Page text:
Home > Saint (Angelview Academy #1)

Saint (Angelview Academy #1)
Author: E.M. Snow




I open the door and, instantly, the air is sucked out of my body.

As hot as it is outside—and trust me, Atlanta in July is hell on earth—the inside of the condo is stifling. No stiff breeze to give the illusion of airflow. Everything is still and stale and unbearable, like much of my life. I should be used to it by now. After all, Carley’s place is a palace compared to all the living situations Mom had put us in when she still had custody of me.

Still, palace or not, it blows living in an oven.

“Carley,” I holler as I walk inside and drop my purse on the glass table by the front door. I grab a copy of Us Weekly from the edge and fan my face with it, but it’s pointless against the inferno. Tossing the magazine back to the table, I mimic the fake-ass, porcelain-veneered smile of the newest Bachelorette on the cover, pretend to barf, then yell for Carley again.

“Hmm?” She sounds like she’s got a mouth full of something, and my stomach clenches with hunger.

“Please, can we just say screw the landlord and get the AC fixed ourselves?”

“Nope, because he’ll never reimburse me if I do that.”

Snorting, I trudge into the kitchen, where I know she’ll be. Sure enough, she’s leaning against the counter next to the fridge, eating Bunny Tracks ice cream right out of the container and wearing a purple sports bra and cutoff shorts, with her blond hair piled in a loose bun. Carley is barely old enough to pass as my mom, just like my actual mother, who had popped me out her senior year of high school. Unlike my actual mother, Carley is enough of a responsible adult that I don’t have to worry about coming home to find her passed out in the bathroom in the middle of the day, high or drunk. Or both.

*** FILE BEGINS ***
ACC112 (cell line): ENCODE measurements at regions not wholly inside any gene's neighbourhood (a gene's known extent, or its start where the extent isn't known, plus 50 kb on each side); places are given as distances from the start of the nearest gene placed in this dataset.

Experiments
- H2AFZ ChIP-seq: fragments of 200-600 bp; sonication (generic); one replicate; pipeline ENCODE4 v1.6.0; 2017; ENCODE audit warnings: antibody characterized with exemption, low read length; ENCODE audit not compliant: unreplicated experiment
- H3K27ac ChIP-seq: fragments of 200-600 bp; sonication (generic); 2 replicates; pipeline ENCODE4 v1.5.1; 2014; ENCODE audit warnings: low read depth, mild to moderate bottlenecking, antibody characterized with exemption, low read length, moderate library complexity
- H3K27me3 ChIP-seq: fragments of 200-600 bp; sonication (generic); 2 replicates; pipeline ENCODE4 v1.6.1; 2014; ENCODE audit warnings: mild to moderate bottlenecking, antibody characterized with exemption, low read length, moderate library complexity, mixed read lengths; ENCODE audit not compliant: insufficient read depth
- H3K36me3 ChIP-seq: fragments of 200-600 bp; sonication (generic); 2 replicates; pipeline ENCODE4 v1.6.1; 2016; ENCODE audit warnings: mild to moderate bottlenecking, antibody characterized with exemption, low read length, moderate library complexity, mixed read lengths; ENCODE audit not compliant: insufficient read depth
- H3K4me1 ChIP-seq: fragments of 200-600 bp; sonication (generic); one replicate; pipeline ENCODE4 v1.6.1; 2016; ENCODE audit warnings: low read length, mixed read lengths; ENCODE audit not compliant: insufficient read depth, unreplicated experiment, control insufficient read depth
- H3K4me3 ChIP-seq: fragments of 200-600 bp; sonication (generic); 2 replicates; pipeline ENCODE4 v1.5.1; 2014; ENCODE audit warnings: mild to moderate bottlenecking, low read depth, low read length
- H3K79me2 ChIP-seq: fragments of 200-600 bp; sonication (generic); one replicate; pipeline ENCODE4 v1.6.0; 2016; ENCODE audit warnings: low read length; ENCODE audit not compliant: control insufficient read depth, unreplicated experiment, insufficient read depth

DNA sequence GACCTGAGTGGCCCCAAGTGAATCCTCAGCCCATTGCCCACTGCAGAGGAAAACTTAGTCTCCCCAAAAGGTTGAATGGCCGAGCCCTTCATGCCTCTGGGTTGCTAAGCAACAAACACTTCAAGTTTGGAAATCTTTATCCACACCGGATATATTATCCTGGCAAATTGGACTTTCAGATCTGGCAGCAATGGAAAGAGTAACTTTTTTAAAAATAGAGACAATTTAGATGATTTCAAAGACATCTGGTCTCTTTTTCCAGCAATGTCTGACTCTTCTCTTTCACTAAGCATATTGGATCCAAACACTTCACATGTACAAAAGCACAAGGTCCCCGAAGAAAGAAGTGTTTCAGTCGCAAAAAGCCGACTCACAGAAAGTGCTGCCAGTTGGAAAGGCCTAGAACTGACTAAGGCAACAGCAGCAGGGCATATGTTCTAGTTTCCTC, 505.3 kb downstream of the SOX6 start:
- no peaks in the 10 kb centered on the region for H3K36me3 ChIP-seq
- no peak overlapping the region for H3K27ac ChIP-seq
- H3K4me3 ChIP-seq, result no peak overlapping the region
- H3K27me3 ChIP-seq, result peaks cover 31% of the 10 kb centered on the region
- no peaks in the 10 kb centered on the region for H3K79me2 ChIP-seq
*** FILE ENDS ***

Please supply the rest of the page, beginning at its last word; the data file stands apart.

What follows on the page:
And usually with some random guy passed out right next to her with his naked, pimply ass exposed.

Carley peeks up at me as I enter the room, her blue eyes flashing with guilt for a second, but it’s gone as fast as it appeared. “How was work?”

“I cleaned up a shitty tipper’s shit off a toilet seat,” I grumble, then nod at the ice cream, my irritation spiking. “That’s mine.”

“Sorry, Mal, it’s just so hot,” she replies with a sheepish shrug, digging her spoon into the creamy heaven of caramel, chocolate, and peanuts and watching me as I stalk toward her.

“Hopefully it’ll be so hot the next time you go to Walmart. That way you won’t forget to replace it.” I snatch a spoon from the utensil drawer by her hip, hop up onto the counter, then pluck the container from her hands.

“Didn’t your momma ever tell you that sharing is caring?”

“Nope,” I mutter, making a show of eating the ice cream with relish, smacking my lips as I hold eye contact with Carley. “Jenn was too busy selling our EBT card for methadone and Xanax or trying to find me a new daddy at the Flying J.”

Folding her arms across her ample chest, she swishes her head from side to side. “You’re in a mood and a half, girl.”

“It’s fucking hot. No shit I’m in a mood.”

Her lips flatten in a tight line of disapproval. “Language, young lady.”

“Yeah, yeah.”

As I eat, I ignore her glares. I know I’m being a huge bitch, but I can’t help it. Work was awful today. Some asshole really did puke out of both ends all over the restroom of the dumpy diner I drag myself to every morning just to put up with godawful tips and a dick boss who gets handsy whenever he thinks no one’s watching. Coming home to no AC for the fifth day in a row did jack shit for my terrible mood.